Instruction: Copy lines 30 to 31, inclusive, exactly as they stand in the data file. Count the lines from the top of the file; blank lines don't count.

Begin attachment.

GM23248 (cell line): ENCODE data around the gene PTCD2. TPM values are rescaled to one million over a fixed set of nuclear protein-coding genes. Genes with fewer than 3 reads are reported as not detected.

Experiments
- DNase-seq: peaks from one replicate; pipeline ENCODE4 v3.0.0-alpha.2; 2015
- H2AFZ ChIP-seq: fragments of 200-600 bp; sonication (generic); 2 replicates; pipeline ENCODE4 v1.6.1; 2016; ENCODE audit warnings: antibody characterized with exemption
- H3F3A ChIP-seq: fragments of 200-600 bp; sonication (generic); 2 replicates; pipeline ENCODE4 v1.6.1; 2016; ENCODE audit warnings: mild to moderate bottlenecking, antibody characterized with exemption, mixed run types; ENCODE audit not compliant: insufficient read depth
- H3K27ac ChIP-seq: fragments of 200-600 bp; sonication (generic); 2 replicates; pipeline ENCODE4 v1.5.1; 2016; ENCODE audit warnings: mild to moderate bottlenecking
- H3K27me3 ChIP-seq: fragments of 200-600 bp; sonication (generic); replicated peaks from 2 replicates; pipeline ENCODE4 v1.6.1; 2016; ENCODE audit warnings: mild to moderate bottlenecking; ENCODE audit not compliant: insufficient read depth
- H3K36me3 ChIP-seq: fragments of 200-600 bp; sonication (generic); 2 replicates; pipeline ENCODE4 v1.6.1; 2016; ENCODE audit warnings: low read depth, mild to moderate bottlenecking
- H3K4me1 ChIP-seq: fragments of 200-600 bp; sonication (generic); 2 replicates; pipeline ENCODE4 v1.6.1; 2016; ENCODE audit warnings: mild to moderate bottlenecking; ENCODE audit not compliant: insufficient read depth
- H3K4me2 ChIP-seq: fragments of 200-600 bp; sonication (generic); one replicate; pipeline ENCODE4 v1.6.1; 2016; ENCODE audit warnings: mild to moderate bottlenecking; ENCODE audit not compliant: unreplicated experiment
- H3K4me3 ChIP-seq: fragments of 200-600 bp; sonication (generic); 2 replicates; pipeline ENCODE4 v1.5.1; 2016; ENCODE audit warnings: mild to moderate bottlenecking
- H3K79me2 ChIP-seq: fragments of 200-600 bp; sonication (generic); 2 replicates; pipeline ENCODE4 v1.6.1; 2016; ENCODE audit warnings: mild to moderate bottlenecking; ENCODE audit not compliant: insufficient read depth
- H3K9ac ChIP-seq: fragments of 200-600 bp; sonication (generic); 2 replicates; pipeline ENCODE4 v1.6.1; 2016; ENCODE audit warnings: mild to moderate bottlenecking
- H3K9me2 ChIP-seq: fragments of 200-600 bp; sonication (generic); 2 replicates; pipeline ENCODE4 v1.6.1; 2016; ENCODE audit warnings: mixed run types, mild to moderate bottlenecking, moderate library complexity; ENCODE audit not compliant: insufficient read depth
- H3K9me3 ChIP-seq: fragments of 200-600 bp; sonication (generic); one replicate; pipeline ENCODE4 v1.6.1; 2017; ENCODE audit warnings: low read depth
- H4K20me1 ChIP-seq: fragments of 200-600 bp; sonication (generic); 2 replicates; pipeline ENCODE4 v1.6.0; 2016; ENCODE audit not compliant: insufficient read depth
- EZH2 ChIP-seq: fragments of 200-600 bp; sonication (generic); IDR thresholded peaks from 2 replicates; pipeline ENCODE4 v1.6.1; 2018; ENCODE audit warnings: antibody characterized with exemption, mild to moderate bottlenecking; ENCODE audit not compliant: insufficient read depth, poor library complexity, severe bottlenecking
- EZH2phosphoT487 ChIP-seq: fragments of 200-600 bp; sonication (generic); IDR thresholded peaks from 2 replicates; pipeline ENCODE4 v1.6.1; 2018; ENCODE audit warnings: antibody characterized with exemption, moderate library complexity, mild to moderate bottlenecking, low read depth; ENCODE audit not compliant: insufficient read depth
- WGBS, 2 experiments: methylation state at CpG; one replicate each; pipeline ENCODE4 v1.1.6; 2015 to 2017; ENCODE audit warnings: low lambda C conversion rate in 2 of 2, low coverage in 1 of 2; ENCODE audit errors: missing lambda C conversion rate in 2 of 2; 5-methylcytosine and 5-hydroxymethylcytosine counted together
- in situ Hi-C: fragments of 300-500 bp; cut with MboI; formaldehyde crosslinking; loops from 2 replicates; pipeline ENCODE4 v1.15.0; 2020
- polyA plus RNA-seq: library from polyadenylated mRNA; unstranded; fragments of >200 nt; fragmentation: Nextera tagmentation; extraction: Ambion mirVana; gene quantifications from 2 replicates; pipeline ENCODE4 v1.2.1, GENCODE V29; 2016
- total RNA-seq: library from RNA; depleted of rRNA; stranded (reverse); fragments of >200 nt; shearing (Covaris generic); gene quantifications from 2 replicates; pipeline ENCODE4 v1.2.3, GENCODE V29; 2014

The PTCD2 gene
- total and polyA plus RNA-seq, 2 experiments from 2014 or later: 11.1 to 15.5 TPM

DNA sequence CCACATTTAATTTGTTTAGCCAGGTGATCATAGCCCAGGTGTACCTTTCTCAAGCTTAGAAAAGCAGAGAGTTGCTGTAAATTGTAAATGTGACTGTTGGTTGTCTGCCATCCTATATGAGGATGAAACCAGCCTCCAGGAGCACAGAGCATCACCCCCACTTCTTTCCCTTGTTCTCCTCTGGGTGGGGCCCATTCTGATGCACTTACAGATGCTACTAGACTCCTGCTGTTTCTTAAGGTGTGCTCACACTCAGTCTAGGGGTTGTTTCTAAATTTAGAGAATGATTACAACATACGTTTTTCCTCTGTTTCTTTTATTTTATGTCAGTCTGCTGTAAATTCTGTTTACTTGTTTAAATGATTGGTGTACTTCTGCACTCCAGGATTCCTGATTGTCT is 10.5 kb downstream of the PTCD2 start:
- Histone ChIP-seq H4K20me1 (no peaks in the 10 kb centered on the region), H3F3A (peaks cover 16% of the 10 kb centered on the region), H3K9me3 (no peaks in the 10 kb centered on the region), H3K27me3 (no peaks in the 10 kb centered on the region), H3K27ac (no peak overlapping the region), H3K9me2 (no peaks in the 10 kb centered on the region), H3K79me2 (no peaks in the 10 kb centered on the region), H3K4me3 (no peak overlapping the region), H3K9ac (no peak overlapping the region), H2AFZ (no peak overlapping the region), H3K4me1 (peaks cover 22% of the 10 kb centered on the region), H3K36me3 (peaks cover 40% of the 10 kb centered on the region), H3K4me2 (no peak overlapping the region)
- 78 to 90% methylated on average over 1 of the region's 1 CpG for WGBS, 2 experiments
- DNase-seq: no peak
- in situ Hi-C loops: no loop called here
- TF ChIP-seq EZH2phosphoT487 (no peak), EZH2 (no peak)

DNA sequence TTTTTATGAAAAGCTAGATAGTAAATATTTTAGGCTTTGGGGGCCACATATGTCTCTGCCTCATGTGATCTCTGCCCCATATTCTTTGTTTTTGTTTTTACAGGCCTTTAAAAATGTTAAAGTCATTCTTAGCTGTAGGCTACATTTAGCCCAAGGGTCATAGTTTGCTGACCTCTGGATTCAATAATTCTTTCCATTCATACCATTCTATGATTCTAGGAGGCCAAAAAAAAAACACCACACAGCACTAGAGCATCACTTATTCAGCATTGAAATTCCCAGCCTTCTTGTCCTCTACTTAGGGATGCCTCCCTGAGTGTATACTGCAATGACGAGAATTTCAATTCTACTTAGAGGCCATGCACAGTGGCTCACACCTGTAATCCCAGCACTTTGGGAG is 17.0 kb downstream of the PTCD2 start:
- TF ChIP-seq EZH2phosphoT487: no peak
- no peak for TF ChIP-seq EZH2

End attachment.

- TF ChIP-seq EZH2phosphoT487 (no peak), EZH2 (no peak)

DNA sequence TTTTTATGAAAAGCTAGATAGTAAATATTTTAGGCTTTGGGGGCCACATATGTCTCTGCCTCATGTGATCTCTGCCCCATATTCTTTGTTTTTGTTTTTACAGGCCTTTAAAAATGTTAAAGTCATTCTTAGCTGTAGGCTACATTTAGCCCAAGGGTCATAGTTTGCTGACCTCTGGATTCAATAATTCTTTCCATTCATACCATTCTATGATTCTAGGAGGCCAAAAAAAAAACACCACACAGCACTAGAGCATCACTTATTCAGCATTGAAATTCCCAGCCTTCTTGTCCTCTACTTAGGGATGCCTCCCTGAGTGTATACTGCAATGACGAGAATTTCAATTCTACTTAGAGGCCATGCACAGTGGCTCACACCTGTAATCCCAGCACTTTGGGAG is 17.0 kb downstream of the PTCD2 start: